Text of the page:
“Give me a break,” I said. “The old man makes damn sure he comes through loud and clear, but that doesn’t mean he’s right. I’m not obligated to agree with him. Neither are you.” Now that Clay had finally shown his cards, I didn’t know whether to feel sorry for him or hate him; what I did know, however, was at that moment he should have been grateful that I still had a cast on my leg. If I hadn’t, I’d have been on him so fast and hard that my blows that would have knocked him back to the Stone Age. I had to settle for flinging my coat hanger at him. Clay’s reflexes took him out of its path, and the hanger struck the doorframe, gouging a jagged scar in the white-painted molding. I heard my parents’ feet hit their bedroom floor downstairs, then move quickly through the living room and kitchen.

“It’s not that complicated, brother,” he said. Clay was no longer flexing his fingers. He’d extended his arms, gesturing with open hands as though he pitied me, but something else was in his eyes, too. He’d crossed a threshold, had found his voice, and I’d lost any shred of hope that my brother might come to see things from my perspective. “The world’s a rather simple place when you think about it – you farm and hunt and fish to put food on the table for your family; you stand up for what’s right – democracy good, communism bad; you serve America when she asks because she gives you freedom – and it’s your obligation to defend the country.”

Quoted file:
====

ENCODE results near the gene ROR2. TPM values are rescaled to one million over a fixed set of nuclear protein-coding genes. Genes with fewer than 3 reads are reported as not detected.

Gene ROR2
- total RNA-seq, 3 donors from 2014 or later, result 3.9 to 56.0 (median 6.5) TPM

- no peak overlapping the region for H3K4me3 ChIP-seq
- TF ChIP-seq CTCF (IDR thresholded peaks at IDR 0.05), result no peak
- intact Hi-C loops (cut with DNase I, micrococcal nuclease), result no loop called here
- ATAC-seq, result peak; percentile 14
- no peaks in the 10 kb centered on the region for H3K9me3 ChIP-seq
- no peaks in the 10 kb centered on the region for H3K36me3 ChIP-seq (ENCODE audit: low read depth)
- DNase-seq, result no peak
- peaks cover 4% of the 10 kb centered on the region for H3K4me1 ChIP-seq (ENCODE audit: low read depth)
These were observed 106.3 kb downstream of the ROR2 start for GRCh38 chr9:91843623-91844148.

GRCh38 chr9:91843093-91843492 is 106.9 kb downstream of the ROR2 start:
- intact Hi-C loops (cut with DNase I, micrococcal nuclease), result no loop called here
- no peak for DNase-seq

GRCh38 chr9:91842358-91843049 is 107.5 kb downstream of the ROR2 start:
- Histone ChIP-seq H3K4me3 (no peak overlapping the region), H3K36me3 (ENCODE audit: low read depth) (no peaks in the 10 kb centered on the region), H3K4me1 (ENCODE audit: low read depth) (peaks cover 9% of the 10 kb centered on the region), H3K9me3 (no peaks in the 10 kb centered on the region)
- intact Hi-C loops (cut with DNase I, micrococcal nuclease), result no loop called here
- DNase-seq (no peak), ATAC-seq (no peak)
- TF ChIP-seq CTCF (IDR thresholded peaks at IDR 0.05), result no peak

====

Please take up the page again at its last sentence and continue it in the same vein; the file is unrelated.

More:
The door at the bottom of the staircase opened, and my father’s bare feet hammered the painted hardwood as he climbed the stairs. I groaned. I loathed the air of condescension in Clay’s voice, how he embraced our father’s perspective and parroted his lines. I loved them both, but at that moment, I tasted venom. I’d resigned myself to fate and rationalized that dreams were strong enough to protect and sustain me, but Clay’s blunder ended the need to rationalize. It reanimated my dreams. My wish had come true, and if my knee was mangled, I didn’t care; I cared even less that my injured knee deprived the United States Army of a grunt. The emotions Clay had revived were shredding serious psychological scar tissue, and their impact was only compounded by seeing my father behind Clay, his hair a mess and his face a mixture of fear and confusion as he stood in the hall in his T-shirt and boxers, breathing heavily.

“What the hell is going on up here?” he said. He slipped past Clay and into my room, standing between us, demanding answers sooner than later.

“Ask him,” I said.

“Clay?” he asked, turning his attention to my brother. “What’s your brother talking about?”